Remember at BlackBerry's height when people referred to the company as CrackBerry because of how devoted (and addicted) users were to their devices? While, those days are long behind the Waterloo, Ontario-based company, CEO John Chen isn't giving up on BlackBerry.
“I am comfortable with where the company is today, how we managed our technology, our businesses, the margins, the distribution channel or the new products that’s coming out," Chen said during an interview with Bloomberg TV. "Whether it’s going to be good enough to be iconic again, OK, that’s something I need to chew on. I don’t know the answer to that question.”
And to be fair to Chen, it is a tough one to answer. The company has had a rough go of it lately. Last year, a $4.7 billion deal to go private failed, former CEO Thorsten Heins stepped down from his post and the company reported a $4.4 billion loss for the quarter that ended in November, which was interim CEO Chen's first month on the job. Heading into 2014, BlackBerry stock dipped as low as $5.75 a share, down from its peak of $230.52 in 2007. In the spring, even President Obama was reported to be potentially leaving his BlackBerry behind for Samsung or LG.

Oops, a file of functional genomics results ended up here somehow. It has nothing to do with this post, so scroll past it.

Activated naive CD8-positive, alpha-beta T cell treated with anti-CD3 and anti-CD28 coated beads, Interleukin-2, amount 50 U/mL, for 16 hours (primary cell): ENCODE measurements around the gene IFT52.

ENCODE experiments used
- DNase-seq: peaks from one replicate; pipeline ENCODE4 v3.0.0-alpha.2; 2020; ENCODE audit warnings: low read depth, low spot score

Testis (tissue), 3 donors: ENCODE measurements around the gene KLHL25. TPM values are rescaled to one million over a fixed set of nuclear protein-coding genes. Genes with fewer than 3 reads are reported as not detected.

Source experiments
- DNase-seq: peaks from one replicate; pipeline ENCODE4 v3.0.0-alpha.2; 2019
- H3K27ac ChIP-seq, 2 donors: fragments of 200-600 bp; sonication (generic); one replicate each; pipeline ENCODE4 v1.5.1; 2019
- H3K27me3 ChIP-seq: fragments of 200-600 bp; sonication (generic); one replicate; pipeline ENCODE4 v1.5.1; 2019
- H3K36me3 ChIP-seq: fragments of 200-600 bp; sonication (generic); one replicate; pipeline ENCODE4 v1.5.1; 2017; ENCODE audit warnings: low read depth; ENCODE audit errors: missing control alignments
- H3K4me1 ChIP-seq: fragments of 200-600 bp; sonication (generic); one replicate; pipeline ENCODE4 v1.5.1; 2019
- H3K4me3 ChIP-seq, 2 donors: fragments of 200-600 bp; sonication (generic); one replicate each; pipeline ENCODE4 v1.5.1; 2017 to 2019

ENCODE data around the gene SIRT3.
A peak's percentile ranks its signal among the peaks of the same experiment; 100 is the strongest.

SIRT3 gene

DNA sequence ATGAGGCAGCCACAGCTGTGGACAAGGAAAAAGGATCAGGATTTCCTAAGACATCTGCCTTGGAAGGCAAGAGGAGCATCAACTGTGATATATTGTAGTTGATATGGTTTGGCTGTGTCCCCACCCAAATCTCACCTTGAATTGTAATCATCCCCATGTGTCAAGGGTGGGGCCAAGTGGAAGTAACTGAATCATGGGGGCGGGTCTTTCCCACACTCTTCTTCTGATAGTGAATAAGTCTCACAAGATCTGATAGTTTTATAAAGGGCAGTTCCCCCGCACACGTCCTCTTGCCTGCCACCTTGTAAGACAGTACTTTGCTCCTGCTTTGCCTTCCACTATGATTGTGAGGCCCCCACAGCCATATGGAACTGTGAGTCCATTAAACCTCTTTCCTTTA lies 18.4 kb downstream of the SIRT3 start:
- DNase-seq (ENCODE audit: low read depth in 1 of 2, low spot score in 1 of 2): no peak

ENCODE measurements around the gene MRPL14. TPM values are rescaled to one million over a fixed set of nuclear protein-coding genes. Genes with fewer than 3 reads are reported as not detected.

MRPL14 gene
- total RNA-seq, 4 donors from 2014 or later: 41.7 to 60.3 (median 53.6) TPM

Still, Chen remains optimistic about the company's future stating its chances of success are “better than 80/20.” And as of late, he has been making changes to try and ensure it comes out on top.
In February, BlackBerry rolled out their new Q20 smartphone with a "classic" QWERTY keyboard, and May saw the release of the BlackBerry Z3 Jakarta, the first product from their partnership with Asian electronics giant Foxconn. Today, the company announced it was acquiring Secusmart, a German mobile-security company known for its anti-eavesdropping software, in hopes of upping its security strategy. Whether these moves will translate to solvency remains to be seen.